A Beginner’s Guide to SharePoint Vocabulary: Part 5

I don’t have an extensive technical background, so my first few weeks at Bamboo have felt kind of like computer boot camp. Not only was I learning a new company and a new job, but I also was learning new tools–SharePoint and Bamboo’s 60+ products–and all of the ins and outs that go along with them. Thank goodness I have an unlimited supply of Dr. Pepper at my disposal.

Part of my job as a technical writer is to install and test Bamboo products on a virtual machine so that I can write the documentation for them. Installing software at this level was another new step for me. (I mean, I can “install” the latest version of iTunes on my personal laptop with no problem, but that’s not quite the same thing.) During installation and troubleshooting, I found myself running into several unfamiliar names of services or applications that I was supposed to reset, stop or start. I’d never heard of them before, so figuring out where this stuff was located was a challenge in itself, let alone figuring out how to perform the necessary action.

I like to do things myself, and I imagine many of you do too. Some of these actions aren’t ones that the average end-user needs to know how to do, but maybe you want to try resolving your own error messages or troubleshooting problems sometimes. If that’s the case, then I hope this post helps. It isn’t just straightforward definitions like my other posts; instead, it’s a little bit vocabulary and a little bit “Where’s Waldo.”

Feel free to give me a shout if something doesn’t make sense. I like to think I’m perfect, but that’s probably not true.

Resetting IIS
After I’ve installed a Bamboo product, I sometimes have to reset IIS, or Internet Information Services–the Web server that Microsoft uses to host SharePoint. This is because configuration changes need to occur before the product can work, but the changes can’t happen until IIS is reset.

There are a couple of places where you can reset IIS. The easiest way, in my opinion, is to go to Start, and in the search box that reads Search programs and files, type cmd and hit Enter. At the prompt where your cursor is, type iisreset and hit Enter. IIS automatically stops and restarts.

If you’re feeling fancy (and if you have the appropriate level of administrator permissions), you can reset IIS through IIS Manager. How you access IIS Manager depends on your versions of IIS and your operating system. I found this article on IIS Manager on msdn.microsoft.com to be helpful.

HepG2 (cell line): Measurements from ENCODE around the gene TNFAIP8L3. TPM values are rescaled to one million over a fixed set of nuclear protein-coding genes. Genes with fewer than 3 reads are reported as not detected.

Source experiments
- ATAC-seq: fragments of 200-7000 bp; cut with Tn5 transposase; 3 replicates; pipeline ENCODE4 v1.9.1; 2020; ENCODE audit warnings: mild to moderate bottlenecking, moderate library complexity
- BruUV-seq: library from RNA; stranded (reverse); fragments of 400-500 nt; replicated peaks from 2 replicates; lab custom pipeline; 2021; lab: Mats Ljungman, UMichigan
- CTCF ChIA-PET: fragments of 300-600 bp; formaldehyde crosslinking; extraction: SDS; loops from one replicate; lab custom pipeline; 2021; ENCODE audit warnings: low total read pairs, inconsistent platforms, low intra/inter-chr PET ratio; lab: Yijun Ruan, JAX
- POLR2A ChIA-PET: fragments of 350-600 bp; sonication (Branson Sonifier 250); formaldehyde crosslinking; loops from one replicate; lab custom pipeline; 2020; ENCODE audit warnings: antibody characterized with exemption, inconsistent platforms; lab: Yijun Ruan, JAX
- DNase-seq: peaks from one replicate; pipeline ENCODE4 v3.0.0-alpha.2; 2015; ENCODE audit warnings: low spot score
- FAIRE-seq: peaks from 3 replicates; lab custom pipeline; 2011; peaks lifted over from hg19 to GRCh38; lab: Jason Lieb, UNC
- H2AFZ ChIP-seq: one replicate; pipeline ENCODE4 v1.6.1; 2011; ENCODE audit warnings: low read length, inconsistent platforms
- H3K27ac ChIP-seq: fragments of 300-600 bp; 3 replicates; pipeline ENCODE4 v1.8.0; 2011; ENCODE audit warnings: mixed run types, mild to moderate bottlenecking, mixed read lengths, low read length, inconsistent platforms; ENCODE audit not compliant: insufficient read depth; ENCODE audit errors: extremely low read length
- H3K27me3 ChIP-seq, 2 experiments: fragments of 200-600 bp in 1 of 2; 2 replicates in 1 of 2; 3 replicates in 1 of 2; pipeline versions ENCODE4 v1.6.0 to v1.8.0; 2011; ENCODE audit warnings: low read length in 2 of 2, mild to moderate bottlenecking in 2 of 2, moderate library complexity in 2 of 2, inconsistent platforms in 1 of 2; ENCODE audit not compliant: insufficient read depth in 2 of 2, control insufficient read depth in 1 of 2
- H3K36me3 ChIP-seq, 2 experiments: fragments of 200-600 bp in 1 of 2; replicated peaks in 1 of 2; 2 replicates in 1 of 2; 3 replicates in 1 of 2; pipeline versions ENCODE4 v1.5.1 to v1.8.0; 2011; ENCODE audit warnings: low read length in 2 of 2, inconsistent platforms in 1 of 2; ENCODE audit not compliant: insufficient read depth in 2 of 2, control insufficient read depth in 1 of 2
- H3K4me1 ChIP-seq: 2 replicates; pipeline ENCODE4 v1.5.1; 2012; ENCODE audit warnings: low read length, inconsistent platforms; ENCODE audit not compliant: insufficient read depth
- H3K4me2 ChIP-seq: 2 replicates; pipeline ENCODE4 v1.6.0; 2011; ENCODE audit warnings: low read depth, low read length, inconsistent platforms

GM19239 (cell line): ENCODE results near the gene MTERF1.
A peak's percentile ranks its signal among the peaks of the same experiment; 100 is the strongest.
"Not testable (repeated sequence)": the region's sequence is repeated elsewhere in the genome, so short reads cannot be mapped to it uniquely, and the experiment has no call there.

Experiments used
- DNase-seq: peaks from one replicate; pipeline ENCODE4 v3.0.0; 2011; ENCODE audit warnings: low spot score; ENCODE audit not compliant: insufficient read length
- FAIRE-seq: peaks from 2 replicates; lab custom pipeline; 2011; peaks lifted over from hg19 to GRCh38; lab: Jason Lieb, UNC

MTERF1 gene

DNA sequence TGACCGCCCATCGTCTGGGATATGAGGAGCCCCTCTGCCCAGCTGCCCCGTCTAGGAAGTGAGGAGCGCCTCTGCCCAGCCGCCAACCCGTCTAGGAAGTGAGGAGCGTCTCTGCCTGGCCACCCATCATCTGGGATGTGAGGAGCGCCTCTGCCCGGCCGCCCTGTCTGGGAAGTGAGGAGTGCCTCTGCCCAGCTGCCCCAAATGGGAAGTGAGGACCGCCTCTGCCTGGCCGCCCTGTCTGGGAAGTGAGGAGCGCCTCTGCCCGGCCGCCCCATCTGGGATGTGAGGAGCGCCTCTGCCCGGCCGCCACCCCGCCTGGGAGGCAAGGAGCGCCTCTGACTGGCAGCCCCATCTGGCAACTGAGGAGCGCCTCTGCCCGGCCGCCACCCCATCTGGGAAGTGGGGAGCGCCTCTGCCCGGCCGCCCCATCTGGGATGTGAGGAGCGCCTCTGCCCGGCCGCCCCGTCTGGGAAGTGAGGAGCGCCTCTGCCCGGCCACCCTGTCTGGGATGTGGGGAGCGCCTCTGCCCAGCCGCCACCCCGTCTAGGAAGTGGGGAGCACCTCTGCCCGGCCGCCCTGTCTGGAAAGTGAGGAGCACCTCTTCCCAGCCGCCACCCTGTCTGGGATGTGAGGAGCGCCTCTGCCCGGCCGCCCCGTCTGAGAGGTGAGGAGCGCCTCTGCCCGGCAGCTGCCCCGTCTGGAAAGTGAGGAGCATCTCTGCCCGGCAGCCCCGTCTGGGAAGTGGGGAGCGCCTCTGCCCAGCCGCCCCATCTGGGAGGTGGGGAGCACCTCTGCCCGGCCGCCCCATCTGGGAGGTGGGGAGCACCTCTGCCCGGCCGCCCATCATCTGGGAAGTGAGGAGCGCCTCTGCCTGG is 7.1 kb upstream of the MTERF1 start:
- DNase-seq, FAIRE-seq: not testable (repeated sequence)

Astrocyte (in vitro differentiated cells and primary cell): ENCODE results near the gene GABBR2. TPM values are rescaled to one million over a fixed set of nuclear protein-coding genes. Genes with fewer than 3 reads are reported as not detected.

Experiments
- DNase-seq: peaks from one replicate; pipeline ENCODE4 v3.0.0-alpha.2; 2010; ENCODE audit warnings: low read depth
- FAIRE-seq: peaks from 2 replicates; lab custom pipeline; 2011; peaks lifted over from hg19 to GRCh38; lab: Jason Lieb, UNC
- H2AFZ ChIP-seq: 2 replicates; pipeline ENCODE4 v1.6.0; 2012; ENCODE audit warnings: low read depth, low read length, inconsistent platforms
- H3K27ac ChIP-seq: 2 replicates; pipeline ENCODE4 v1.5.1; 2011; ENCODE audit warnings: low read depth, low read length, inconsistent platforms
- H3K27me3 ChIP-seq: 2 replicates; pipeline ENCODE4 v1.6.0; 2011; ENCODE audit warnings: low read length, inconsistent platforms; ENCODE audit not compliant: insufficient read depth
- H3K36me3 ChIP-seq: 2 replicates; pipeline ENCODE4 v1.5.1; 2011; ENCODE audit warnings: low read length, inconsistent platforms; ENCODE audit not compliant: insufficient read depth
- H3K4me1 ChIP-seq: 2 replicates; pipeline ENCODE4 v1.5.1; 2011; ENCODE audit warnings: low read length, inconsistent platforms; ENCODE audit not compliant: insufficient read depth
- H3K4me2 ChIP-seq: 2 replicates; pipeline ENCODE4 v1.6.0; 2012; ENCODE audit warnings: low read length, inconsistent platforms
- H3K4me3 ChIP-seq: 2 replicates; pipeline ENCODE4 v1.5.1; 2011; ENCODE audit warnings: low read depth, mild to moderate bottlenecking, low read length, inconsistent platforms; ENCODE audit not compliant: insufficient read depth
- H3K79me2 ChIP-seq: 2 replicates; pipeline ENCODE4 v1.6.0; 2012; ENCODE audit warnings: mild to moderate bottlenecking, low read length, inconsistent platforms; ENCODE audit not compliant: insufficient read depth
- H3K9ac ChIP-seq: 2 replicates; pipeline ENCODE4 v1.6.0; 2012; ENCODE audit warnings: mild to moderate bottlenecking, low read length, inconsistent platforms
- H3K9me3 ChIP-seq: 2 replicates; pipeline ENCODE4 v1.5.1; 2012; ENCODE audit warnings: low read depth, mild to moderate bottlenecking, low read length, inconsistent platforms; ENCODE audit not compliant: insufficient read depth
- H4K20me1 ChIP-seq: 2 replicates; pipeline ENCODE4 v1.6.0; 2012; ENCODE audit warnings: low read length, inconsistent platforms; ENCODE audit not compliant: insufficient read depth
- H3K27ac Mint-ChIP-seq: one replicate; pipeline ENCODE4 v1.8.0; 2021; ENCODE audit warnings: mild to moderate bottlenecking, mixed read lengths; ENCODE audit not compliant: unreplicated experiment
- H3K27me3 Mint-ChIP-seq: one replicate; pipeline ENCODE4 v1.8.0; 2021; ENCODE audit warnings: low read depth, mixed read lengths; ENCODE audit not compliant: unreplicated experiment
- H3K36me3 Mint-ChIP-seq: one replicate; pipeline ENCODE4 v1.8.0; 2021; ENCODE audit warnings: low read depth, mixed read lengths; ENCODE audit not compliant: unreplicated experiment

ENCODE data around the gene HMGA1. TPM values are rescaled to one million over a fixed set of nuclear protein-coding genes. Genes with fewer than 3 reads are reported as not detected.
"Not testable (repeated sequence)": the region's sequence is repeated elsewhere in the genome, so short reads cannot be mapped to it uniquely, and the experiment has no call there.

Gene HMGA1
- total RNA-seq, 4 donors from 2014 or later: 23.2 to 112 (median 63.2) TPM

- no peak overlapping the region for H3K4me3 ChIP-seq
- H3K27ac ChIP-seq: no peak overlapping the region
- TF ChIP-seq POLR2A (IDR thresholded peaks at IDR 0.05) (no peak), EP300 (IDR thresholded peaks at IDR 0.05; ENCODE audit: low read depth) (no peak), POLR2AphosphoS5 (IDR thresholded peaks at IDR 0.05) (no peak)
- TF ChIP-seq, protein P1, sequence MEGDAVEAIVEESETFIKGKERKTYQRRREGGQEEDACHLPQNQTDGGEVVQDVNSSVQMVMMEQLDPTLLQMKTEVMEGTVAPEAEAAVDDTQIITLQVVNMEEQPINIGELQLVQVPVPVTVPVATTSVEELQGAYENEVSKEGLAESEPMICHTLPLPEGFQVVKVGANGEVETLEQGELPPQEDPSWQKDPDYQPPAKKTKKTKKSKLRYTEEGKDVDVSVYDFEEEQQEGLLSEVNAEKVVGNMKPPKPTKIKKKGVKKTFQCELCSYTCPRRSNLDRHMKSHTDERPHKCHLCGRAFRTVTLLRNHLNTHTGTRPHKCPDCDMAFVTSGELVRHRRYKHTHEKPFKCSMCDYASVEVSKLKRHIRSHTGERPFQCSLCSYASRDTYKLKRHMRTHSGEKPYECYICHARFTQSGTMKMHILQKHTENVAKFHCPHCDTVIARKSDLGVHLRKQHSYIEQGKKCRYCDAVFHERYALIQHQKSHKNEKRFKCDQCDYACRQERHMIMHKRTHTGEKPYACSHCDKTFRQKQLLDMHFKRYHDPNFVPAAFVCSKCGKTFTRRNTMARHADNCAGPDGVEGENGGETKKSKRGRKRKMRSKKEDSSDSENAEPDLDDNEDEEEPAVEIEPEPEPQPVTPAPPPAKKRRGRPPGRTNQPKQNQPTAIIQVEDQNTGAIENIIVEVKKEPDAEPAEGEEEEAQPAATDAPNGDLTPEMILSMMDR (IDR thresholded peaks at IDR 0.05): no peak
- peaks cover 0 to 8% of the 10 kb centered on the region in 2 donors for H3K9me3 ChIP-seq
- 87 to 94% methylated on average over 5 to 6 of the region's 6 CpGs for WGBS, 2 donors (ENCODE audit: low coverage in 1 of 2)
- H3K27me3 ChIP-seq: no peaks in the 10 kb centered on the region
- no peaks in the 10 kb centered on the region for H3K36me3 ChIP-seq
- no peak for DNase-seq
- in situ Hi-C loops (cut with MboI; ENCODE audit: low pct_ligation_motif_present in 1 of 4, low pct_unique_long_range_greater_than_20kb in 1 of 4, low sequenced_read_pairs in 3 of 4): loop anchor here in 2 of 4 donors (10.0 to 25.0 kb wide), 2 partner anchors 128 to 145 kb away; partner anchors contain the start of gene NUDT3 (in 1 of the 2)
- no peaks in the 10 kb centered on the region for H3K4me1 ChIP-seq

• IIS 7.0, Windows Server 2008: To access IIS Manager, select Start > All Programs > Accessories > Run.  In the Run text box, type control panel and click OK. Click Classic View. Double-click Administrative Tools > Internet Information Services.
  • IIS 5.0 and 6.0, Windows XP Professional: From the Start menu, click the Control Panel. Switch to Classic View. Double-click Administrative Tools > Internet Service Manager.
  • IIS 5.0 and 6.0, Windows Server 2003: From the Start menu, select Administrative Tools > Internet Information Services (IIS) Manager.
  • IIS 5.0 and 6.0, Windows Server 2000: Select Start > Applications > Administrative Tools > Internet Service Manager.

World Wide Web Publishing Service (WWWPS)
The WWWPS lets your operating system act as a Web server. It works with IIS. Sometimes you might have to stop and start the WWWPS, like when you’re upgrading to a newer version of PM Central. This is because the upgrade process replaces DLLs on the server, but if the WWWPS is on, the files are locked, and they can’t be replaced during the upgrade process.

To start or stop the World Wide Web Publishing Service, you’ll need the proper administrative-level permissions. Go to the Start menu and select Administrative Tools > Services. Scroll down until you see World Wide Web Publishing Service.

You can stop or start the service two ways:

  • Select World Wide Web Publishing Service, then scroll back up to the top and select Stop or Start the service from the options on the left.
  • Right-click on World Wide Web Publishing Service, then select Stop or Start.

Error Log
All of Bamboo’s products have an error log. The error log is pretty self-explanatory: it’s where you can look for errors or problems that occurred while you were installing or configuring a product so that you can troubleshoot the problems. The error log is located on the SharePoint server in <drive>:WINDOWSTempBambooSolutionsbsc_bamboo_%processid.log.

Event Viewer
The event viewer stores information about events from the programs on your computer. The event viewer can help you troubleshoot problems or check recent updates. This article goes into more detail about what information is stored in the event viewer.

There are two ways to access the event viewer:

  • Selecting Start, right-clicking on My Computer, and selecting Manage > Event Viewer.
  • If you have Windows 7: Go to Start > Control Panel > System and Security > Administrative Settings. Double-click Event Viewer.
    If you have Windows XP: Select Start > Control Panel > Performance and Maintenance > Administrative Tools. Double-click Event Viewer.

Web Page Security Validation
Web Page Security Validation puts a time limit on Web pages that are on SharePoint Services Web site when users submit information to the server. This helps improve security.

Some of Bamboo’s products use Microsoft AJAX extensions, which let you do things like zoom in and out on a page or select an option from a drop-down menu. Web Page Security Validation needs to be turned on for the AJAX extensions for the product to work.

Web Page Security Validation is located in SharePoint Central Administration > Application Management > Web Application General Settings. Then scroll down the page until you see Web Page Security Validation.

Read the entire Beginner’s Guide to SharePoint Vocabulary series:

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